Road Management & Engineering Journal
Road Management & Engineering Journal
August 1, 1998
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Injuries Associated with Hazards Involving Motor Vehicle Batteries

(This article is a reproduction of a July 1997 Research Note published by the U.S. Department of Transportation's National Highway Traffic Safety Administration.)

NHTSA's National Center for Statistics and Analysis (NCSA) recently examined data from the Consumer Product Safety Commission's (CPSC) National Electronic Injury Surveillance System (NEISS) on cases involving injuries associated with motor vehicle batteries. NEISS data on persons treated in hospital emergency rooms for these injuries were examined to determine the action or activity involved in producing the injury, the injury diagnosis and severity, the body region most often injured, and the age of the injured person.

CPSC's NEISS collects data on a nationally representative sample of consumer product-related injuries treated in hospital emergency rooms. NEISS is a 3-level system consisting of surveillance of emergency room injuries, follow-back telephone interviews with injured persons or witnesses, and comprehensive investigations with injured persons and/or witnesses. NEISS obtains data from a sample of 91 of the 6,127 hospitals nationwide with at least six beds that provide emergency care on a continuing 24-hour basis. The data on injuries associated with motor vehicle batteries were obtained through an agreement between NHSTA and CPSC to collect data on injuries with specific motor vehicle hazards that are non-crash related.

During the 1-year period October 1, 1993 through September 30, 1994, data from 134 cases of injuries associated with motor vehicle batteries were obtained from the NEISS. Based upon these 134 cases, an estimated 7,051 persons were treated in hospital emergency rooms for injuries resulting from an activity involving motor vehicle batteries nationwide during the 12-month study period. The types of injuries sustained can be described by five general categories: battery explosions, chemical burns and/or contamination resulting from contact with battery acid, muscle strains and/or crush-type injuries associated with lifting or dropping the battery, and electrical shock from contacting the battery cables and/or posts. Persons injured as a result of battery explosions, the type of injury of particular interest to NHSTA, comprised the largest of the five general categories. An estimated 2,280 persons (32% of 7,051 motor vehicle battery injuries) were injured as a direct result of a motor vehicle battery explosion. Tables 1 through 5 provide additional details on the persons injured as a result of motor vehicle battery explosion during the period October 1, 1993 through September 30, 1994 by the action which produced the injury, the region of the body most severely injured, the injury diagnosis, the injury severity, and the age of the person injured, respectively. (The percentages may not add up to 100% in every table due to rounding.)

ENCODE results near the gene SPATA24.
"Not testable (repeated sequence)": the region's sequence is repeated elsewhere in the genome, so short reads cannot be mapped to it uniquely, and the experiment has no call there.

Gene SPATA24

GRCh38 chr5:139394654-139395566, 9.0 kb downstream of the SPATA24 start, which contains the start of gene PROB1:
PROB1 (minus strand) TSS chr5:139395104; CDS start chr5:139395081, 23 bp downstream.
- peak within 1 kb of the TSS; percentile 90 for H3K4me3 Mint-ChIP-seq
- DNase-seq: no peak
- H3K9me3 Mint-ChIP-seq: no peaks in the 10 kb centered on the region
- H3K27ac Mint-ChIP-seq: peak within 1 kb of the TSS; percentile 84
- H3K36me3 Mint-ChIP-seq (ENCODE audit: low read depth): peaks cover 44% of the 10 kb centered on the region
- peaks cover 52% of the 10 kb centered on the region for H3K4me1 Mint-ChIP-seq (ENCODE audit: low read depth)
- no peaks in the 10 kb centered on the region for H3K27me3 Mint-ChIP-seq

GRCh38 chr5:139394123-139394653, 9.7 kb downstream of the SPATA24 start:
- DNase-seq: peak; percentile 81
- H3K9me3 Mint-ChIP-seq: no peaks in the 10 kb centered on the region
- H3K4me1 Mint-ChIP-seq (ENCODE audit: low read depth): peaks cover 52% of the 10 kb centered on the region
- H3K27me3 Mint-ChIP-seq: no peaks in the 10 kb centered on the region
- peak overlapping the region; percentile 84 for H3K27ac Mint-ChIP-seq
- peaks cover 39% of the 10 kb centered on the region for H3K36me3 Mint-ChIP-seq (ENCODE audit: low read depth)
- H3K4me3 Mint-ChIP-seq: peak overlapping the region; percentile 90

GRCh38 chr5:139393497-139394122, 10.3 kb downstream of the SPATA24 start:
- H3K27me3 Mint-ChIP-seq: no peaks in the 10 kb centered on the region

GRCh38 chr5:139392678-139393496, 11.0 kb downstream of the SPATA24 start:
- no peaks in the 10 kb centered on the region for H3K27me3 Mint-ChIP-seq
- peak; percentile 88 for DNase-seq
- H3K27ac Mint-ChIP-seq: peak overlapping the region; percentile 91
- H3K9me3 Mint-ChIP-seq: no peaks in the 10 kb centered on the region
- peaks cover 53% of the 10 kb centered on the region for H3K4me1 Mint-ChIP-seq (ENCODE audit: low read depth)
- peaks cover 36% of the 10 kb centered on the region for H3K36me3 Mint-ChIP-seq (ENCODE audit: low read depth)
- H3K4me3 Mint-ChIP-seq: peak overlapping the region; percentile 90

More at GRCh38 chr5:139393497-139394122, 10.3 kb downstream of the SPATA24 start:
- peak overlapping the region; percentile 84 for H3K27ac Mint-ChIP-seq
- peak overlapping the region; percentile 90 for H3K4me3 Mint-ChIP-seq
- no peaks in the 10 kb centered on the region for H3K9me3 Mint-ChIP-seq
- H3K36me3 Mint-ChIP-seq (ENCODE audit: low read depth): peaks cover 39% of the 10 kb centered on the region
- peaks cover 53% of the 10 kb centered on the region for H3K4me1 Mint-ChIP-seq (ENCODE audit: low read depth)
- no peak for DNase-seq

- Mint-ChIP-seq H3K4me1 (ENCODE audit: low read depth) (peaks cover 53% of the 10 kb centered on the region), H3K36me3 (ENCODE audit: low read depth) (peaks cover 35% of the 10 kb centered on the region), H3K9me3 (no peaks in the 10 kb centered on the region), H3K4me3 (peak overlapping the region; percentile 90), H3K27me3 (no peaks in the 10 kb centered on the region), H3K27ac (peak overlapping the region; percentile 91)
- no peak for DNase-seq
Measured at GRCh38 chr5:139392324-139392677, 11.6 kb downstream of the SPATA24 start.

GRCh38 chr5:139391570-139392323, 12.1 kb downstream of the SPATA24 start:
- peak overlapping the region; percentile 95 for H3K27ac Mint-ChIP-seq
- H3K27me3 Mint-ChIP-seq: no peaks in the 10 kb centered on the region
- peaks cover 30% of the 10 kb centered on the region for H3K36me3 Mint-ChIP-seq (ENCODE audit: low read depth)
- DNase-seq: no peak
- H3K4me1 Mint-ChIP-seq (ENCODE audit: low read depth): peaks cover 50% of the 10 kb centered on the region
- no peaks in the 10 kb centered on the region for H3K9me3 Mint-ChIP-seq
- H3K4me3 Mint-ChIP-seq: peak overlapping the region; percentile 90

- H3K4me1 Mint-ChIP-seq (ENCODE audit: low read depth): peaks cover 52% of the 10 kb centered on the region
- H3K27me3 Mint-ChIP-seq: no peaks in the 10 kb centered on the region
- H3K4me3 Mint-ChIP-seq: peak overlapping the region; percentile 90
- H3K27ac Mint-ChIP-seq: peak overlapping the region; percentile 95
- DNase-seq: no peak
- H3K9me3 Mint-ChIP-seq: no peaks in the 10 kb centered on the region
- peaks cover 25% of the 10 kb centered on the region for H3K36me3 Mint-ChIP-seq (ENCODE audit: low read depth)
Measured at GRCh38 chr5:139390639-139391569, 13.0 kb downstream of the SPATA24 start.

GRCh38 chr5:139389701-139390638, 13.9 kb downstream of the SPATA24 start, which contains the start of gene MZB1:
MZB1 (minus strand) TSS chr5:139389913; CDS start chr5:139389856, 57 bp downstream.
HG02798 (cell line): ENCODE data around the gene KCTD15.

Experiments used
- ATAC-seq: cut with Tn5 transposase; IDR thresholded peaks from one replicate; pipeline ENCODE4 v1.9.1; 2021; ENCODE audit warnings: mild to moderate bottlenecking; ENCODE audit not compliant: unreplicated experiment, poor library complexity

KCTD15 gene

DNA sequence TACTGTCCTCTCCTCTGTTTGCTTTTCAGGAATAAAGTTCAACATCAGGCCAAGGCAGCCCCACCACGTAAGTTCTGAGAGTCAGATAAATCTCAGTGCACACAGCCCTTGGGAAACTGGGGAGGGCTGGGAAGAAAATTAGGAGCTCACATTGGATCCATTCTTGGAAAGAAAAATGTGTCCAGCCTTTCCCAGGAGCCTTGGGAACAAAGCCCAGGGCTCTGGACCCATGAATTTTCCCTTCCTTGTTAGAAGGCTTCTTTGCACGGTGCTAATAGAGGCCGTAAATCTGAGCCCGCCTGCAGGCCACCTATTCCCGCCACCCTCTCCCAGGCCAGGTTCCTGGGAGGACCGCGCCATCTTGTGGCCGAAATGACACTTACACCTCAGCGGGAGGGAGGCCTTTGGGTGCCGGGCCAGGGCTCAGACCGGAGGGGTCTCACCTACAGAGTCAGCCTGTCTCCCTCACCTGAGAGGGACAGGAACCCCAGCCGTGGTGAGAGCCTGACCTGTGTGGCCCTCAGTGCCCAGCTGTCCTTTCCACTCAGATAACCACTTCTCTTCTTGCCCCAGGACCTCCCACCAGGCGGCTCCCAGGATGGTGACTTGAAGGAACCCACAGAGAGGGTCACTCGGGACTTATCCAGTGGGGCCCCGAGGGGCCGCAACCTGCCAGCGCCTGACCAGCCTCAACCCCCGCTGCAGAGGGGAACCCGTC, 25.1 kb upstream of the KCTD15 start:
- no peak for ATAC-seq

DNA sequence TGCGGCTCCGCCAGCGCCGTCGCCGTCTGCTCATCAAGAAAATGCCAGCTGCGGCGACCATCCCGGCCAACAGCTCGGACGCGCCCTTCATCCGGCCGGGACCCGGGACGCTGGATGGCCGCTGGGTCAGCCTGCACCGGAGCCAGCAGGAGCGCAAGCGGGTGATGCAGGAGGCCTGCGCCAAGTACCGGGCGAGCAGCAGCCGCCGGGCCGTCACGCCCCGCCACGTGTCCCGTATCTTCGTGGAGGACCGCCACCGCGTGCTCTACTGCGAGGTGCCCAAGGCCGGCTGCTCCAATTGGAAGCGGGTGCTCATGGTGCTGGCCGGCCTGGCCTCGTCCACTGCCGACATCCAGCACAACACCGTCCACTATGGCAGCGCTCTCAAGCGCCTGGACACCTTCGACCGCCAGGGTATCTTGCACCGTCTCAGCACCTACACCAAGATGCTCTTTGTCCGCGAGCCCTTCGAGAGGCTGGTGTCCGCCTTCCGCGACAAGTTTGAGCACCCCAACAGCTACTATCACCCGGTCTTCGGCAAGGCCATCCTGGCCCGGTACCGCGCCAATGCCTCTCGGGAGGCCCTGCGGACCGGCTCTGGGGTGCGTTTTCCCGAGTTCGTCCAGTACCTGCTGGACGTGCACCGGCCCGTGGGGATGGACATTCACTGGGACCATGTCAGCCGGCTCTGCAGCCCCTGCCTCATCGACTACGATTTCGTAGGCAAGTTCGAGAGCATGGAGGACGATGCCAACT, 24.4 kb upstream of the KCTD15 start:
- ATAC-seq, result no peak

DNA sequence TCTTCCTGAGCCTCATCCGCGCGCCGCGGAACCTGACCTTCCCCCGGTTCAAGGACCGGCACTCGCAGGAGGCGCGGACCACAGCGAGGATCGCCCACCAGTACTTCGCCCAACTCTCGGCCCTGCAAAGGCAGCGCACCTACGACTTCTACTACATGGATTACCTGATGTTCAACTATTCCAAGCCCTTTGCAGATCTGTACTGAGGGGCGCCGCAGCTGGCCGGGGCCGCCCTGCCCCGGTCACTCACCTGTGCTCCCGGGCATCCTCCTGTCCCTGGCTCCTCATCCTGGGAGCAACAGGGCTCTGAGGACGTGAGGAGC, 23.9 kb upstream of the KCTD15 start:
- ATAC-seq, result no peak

Thirty-one percent (31%) of the persons injured by battery explosions were charging the battery (702 persons injured), as shown in Table 1. More than one-fourth (26%) of the injuries were associated with an activity involving the battery cables (replacing, securing, or tightening). An almost equal number of persons were injured as a result of "jump starting" the battery (19%) or checking/adding fluid (19%). Unfortunately, it is not known what led to the injury for about 5% of the persons injured.

TABLE 1
Estimated Number of Persons Injured by MV Battery Explosions by Injury Producing Action October 1993 - Spetember 1994

Injury Producing Action Estimated No. of Persons Injured %Total
Charging Battery 702 31%
Replacing, Securing, or Tightening Cables 581 26%
Jump Starting Battery 702 19%
Checking Fluid Level and/or Adding Water 442 19%
Unknown 111 5%
Total 2,280 100%

The majority (62%) of the 2,280 persons estimated to have been injured by motor vehicle battery explosions were diagnosed as having chemical burns [Table 2]. Twenty-one percent (21%) of the persons injured were diagnosed with lacerations. Almost three-fourths (72%) of those injured suffered an eye injury [Table 3]. Unfortunately, a sizeable portion (43%) of the persons injured were diagnosed as having a serious injury [Table 4]. None of the 2,280 persons injured, however, were hospitalized. This may be misleading, as 80% of the persons injured (43% + 37%) were diagnosed as having a serious or moderate injury [Table 4], indicating that while hospitalization may not have been warranted, further medical treatment would probably be necessary.

TABLE 2
Estimated Number of Persons Injured by MV Battery Explosions by Injury Diagnosis October 1993 - Spetember 1994

Diagnosis Estimated No. of Persons Injured %Total
Chemical Burns 1,421 62%
Contusion or Abrasion 185 8%
Laceration 475 21%
Conjunctivitis 199 9%
Total 2,280 100%

TABLE 3
Estimated Number of Persons Injured by MV Battery Explosions by Most Injured Body Region October 1993 - Spetember 1994

Body Part Injured Estimated No. of Persons Injured %Total
Eye 1,648 72%
Face 501 22%
All Other (Including Head, Hands, Fingers) 131 6%
Total 2,280 100%

TABLE 4
Estimated Number of Persons Injured by MV Battery Explosions by Injury Severity October 1993 - Spetember 1994

Injury Severity Estimated No. of Persons Injured %Total
Minor 464 20%
Moderate 844 37%
Serious 972 43%
Total 2,280 100%

As might be expected, almost all of the persons injured (2,246 of the 2,280 persons injured, or 98%) were between the ages of 15-59 [Table 5].

TABLE 5
Estimated Number of Persons Injured by MV Battery Explosions by Age October 1993 - Spetember 1994

Age of Person Estimated No. of Persons Injured %Total
0 - 14 Years 34 2%
15 - 29 Years 744 33%
30 - 44 Years 834 37%
45 - 59 Years 668 28%
Over 60 Years 0 --
Total 2,280 100%



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